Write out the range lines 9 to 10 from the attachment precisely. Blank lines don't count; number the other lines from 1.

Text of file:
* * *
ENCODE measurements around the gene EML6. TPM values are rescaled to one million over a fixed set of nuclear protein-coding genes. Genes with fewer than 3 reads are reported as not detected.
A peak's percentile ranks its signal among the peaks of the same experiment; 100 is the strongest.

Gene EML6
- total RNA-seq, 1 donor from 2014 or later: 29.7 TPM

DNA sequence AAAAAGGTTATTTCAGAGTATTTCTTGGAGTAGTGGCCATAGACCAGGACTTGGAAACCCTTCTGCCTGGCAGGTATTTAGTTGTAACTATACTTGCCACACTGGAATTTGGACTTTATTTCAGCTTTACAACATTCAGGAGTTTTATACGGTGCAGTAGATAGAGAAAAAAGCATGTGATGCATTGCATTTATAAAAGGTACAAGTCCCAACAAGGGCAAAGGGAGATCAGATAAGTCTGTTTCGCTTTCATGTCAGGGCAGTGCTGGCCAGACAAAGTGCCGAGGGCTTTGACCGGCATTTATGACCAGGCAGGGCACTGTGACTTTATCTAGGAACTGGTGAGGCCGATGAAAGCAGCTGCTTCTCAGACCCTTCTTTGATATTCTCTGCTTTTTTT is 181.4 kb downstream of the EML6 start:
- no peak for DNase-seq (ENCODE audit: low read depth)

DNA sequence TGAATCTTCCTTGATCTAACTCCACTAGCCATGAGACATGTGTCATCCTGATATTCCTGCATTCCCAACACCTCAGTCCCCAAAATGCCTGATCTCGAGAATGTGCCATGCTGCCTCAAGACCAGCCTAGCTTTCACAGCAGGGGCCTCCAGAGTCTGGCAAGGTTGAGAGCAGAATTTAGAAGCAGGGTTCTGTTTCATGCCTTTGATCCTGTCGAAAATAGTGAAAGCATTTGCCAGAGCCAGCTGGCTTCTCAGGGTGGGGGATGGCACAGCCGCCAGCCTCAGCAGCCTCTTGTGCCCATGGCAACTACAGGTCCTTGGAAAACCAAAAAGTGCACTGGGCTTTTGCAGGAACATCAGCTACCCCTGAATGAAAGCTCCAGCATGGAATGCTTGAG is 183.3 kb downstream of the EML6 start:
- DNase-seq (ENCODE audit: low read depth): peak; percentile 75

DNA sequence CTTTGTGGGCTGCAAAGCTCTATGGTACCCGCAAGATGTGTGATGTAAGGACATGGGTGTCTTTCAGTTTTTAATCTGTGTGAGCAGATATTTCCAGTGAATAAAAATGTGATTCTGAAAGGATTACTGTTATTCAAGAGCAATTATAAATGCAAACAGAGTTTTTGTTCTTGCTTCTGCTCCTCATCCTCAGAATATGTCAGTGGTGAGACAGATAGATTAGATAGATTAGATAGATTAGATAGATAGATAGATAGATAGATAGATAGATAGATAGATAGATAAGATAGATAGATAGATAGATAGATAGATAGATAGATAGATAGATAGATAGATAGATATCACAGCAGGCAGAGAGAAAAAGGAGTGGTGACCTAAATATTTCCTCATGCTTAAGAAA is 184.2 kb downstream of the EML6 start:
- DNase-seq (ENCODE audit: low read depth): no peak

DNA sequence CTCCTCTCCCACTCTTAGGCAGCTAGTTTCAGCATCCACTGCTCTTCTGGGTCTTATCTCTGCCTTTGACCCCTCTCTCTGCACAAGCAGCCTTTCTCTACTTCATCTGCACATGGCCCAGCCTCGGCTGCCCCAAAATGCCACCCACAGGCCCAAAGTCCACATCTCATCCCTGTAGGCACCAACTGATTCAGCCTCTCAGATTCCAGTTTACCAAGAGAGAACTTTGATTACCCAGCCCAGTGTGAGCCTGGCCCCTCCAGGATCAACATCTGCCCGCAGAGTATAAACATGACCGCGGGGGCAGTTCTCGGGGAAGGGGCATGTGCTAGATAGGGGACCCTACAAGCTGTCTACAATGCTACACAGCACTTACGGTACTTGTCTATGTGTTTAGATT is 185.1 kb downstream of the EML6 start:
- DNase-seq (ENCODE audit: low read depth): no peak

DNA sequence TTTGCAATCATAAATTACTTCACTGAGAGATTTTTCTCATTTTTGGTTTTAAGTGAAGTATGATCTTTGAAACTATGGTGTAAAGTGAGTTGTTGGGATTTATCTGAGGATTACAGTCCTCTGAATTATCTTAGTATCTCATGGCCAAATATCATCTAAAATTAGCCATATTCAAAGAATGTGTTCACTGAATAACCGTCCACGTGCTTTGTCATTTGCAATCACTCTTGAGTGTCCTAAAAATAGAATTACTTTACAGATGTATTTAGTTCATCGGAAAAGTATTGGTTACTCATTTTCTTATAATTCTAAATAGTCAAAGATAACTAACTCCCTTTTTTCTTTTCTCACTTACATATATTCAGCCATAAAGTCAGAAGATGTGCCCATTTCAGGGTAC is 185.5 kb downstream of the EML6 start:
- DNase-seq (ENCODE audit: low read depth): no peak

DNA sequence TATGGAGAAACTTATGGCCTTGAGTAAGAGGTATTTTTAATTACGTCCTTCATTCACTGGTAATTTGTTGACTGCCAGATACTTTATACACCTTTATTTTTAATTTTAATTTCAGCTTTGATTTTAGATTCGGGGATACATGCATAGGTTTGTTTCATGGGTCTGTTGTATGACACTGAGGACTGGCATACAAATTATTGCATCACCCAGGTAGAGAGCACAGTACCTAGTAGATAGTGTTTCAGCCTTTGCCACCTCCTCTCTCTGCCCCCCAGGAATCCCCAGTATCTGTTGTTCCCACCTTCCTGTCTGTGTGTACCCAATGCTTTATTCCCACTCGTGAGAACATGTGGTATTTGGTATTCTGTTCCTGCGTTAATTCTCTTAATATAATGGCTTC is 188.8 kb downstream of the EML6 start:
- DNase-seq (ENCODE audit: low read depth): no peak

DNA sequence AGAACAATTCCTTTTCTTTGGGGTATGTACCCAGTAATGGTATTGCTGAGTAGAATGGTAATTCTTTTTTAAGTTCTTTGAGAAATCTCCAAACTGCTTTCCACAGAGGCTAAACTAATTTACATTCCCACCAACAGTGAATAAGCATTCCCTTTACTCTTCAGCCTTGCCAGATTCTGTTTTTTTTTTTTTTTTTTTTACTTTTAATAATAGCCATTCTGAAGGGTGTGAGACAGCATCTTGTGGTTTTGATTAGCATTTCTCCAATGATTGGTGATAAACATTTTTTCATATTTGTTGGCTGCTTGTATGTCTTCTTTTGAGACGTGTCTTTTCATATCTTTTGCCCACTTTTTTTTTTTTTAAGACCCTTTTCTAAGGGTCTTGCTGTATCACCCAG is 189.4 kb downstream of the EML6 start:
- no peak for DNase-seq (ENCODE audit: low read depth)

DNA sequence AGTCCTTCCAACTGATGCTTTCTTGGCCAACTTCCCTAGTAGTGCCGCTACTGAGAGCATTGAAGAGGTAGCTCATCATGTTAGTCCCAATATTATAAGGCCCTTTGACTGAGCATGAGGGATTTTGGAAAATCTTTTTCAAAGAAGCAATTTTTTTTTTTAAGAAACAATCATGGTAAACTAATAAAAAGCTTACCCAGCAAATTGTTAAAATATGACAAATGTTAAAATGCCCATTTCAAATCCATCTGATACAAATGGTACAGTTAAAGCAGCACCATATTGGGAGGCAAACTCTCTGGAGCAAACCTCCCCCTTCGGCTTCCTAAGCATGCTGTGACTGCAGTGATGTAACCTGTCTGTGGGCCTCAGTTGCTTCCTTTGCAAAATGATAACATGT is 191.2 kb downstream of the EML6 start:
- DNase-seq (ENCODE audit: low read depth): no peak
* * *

DNA sequence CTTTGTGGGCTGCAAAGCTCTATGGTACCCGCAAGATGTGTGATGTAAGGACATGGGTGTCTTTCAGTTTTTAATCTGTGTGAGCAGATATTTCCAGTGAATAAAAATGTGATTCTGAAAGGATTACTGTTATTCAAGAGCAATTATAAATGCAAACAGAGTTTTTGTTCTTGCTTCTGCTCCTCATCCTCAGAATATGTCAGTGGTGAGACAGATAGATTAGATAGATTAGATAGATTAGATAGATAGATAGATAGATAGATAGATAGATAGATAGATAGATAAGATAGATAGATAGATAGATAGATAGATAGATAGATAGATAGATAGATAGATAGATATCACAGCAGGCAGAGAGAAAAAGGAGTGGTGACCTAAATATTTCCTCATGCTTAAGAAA is 184.2 kb downstream of the EML6 start:
- DNase-seq (ENCODE audit: low read depth): no peak